Dutton Childrens Books
2007 Michael L Printz Honor Book
Katherine V thought boys were gross
Katherine X just wanted to be friends
Katherine XVIII dumped him in an e-mail
K-19 broke his heart
When it comes to relationships, Colin Singleton's type happens to be girls named Katherine. And when it comes to girls named Katherine, Colin is always getting dumped. Nineteen times, to be exact.
On a road trip miles from home, this anagram-happy, washed-up child prodigy has ten thousand dollars in his pocket, a bloodthirsty feral hog on his trail, and an overweight, Judge Judy-loving best friend riding shotgun--but no Katherines. Colin is on a mission to prove The Theorem of Underlying Katherine Predictability, which he hopes will predict the future of any relationship, avenge Dumpees everywhere, and finally win him the girl. Love, friendship, and a dead Austro-Hungarian archduke add up to surprising and heart-changing conclusions in this ingeniously layered comic novel about reinventing oneself.
I use GoodReads to keep track of books. Sometimes, I check reviews of books I’m thinking of reading, some books go on the TBR list regardless of what others think. Others don’t make the cut. For some books, these Printz books in particular, I wait to look at reviews until I’m done reading, I want to avoid having preconceived notions of a book if I can.
I’m always interested in reading what people who didn’t like a book have to say, this helps me clarify what I think — maybe the thing that someone else hates is the thing that made a book work for me. Occasionally, other reviews make me change my mind. I’ve read reviews that point out something problematic about a book that I had enjoyed, and have ended up feeling differently, disliking the book after the fact.
All of which is to say: having read t”An Abundance of Katherines” before, and enjoying originally and on the reread, I read reviews by people who didn’t like the book with humor. I find myself wondering if we even read the same book! I saw words in these reviews like: “boring” or “predictable” or “characters were unlikeable” and my favorite “the math part was dumb.”
I thin k there’s a pretty fine line about predictability in books — in many genres, books follow a pretty specific formula. When you pick up certain books, you can expect certain things to happen by the end, and for many readers, it’s not the end of the story, it’s the journey to get there.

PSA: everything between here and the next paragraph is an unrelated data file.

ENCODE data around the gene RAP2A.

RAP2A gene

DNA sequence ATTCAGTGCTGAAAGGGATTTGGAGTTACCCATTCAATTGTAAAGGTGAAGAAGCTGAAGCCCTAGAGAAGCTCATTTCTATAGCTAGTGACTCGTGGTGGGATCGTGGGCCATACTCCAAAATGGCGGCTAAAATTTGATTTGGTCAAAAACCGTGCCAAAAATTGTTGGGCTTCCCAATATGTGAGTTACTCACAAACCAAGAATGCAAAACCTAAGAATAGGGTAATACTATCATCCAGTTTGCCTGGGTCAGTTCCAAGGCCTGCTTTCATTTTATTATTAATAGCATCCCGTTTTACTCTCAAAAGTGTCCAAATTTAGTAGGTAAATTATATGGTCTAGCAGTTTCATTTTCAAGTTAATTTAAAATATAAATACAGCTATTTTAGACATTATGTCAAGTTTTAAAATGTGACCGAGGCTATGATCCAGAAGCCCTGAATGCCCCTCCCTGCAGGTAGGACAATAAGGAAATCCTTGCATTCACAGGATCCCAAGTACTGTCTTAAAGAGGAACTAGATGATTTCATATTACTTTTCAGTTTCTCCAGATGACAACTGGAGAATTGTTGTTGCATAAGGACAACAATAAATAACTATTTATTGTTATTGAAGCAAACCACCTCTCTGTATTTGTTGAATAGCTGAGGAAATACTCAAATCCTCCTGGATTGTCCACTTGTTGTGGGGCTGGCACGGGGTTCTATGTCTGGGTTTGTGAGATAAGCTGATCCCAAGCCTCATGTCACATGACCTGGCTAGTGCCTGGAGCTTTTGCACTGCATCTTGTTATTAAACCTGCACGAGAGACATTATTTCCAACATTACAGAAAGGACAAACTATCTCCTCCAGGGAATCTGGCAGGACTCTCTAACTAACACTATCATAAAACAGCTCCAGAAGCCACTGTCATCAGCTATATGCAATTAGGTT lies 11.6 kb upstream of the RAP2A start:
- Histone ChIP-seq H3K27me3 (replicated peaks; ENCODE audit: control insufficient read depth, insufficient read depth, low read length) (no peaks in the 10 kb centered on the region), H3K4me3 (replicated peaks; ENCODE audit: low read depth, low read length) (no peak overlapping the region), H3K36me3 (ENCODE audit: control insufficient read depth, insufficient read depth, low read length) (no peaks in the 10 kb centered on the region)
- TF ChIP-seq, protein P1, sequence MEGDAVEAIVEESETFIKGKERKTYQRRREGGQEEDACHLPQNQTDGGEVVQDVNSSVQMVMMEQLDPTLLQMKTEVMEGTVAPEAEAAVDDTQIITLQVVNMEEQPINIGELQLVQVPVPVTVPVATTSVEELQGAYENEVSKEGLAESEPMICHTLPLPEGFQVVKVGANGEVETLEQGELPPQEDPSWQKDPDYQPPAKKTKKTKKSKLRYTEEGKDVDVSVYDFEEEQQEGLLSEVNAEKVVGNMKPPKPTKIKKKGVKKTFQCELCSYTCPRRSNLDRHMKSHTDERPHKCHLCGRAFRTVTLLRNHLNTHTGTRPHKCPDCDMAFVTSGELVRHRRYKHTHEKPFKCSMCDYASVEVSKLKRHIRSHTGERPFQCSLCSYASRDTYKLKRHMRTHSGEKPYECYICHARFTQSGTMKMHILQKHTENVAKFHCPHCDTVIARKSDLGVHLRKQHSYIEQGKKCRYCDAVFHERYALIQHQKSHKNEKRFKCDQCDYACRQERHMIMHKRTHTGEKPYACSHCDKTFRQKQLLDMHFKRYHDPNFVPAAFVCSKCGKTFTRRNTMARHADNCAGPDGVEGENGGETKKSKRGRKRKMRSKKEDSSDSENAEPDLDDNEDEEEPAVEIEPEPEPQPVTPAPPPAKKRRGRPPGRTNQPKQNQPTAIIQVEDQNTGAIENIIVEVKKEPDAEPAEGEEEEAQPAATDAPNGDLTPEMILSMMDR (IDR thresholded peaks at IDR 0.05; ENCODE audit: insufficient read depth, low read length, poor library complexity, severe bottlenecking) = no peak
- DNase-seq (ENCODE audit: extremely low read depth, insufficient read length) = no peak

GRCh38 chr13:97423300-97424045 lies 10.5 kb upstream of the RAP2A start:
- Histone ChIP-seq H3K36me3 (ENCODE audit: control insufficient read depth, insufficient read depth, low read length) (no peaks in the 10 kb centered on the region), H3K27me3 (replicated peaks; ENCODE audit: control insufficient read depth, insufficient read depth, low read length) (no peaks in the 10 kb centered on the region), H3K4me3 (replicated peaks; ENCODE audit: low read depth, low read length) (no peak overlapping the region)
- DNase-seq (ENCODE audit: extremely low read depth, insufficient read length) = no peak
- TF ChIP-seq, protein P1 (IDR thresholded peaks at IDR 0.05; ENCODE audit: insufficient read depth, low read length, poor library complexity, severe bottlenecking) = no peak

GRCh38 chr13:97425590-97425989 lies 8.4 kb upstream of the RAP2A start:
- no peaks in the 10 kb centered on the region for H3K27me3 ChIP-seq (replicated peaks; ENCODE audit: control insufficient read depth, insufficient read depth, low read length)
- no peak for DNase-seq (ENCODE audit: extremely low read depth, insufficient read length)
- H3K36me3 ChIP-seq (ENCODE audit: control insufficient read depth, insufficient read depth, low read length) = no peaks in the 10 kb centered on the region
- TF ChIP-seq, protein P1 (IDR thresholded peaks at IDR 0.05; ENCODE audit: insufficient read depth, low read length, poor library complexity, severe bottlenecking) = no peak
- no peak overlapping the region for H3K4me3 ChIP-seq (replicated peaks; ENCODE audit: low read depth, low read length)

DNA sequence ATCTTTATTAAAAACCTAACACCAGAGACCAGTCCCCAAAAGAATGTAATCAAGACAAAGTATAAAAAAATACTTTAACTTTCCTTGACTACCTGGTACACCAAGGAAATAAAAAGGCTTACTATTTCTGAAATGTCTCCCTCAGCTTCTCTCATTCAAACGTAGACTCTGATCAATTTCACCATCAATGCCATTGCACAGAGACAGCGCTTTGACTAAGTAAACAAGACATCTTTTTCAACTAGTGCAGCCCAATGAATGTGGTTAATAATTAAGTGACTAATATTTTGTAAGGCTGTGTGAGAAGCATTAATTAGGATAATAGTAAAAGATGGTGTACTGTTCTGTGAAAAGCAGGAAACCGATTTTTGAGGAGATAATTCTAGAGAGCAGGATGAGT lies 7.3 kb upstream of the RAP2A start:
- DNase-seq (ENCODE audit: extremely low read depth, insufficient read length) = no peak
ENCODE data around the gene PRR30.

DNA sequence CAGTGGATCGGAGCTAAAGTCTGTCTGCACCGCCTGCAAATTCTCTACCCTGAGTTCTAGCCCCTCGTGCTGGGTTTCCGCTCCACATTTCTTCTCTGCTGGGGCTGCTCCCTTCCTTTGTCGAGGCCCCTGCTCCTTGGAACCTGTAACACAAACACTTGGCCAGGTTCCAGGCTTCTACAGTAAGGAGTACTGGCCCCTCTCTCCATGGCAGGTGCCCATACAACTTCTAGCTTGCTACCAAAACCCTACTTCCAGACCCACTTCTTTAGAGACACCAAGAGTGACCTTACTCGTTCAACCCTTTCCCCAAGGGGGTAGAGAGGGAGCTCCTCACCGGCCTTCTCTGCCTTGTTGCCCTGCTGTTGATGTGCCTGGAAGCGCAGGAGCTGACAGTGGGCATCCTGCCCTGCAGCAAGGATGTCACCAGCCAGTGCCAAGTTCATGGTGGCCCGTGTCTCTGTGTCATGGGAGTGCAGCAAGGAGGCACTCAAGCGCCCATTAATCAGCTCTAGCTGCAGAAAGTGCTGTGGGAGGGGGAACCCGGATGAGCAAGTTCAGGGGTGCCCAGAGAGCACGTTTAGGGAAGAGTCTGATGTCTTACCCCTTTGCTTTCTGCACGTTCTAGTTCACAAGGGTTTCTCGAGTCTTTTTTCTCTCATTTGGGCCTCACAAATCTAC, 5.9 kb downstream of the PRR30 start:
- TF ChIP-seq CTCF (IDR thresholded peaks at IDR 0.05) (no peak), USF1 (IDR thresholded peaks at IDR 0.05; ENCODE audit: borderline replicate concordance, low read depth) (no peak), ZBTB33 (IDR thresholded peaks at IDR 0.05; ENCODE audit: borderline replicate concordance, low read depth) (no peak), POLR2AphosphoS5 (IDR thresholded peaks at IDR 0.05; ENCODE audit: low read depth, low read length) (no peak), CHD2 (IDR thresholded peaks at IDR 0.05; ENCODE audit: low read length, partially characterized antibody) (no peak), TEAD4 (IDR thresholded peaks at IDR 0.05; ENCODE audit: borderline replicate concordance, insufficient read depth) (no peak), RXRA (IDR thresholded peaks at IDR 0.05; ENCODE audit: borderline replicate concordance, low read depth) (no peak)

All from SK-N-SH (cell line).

Do John Green books have a kind of template or a formula? I think so, yes, and that’s exactly why some people keep reading his books. But to me, that doesn’t make them boring or pointless, it’s what happens along the way that matters. It’s the conversations and insights about life, love, relationships, and why we’re even here that keep me reading.
As far as likeability of characters go — I didn’t have a problem with this book, personally, but that’s what makes the world go round. If everybody like the same people and things, I think it’d be pretty boring. I’m also quite sure I’ve said before that making a character “likeable” isn’t necessary for creating a character that people care about.
Readers expect their authors to keep up their end of a bargain or a contract. We come to certain genres and books knowing we’ll get a specific outcome. Sometimes, the author will appear to break that bargain, resulting in books getting tossed across the room, but then we go pick the book up, keep reading, and find out that the new thing the author gave us was even better than what we thought we wanted. Some authors do just plain destroy the bargain and for no good reason, and I don’t have a lot of patience for that.
To me, his promise is to make his readers feel something, to experience and learn something new about ourselves. I think John Green keeps his end of the bargain, even if unexpectedly, and I know I’ll keep reading.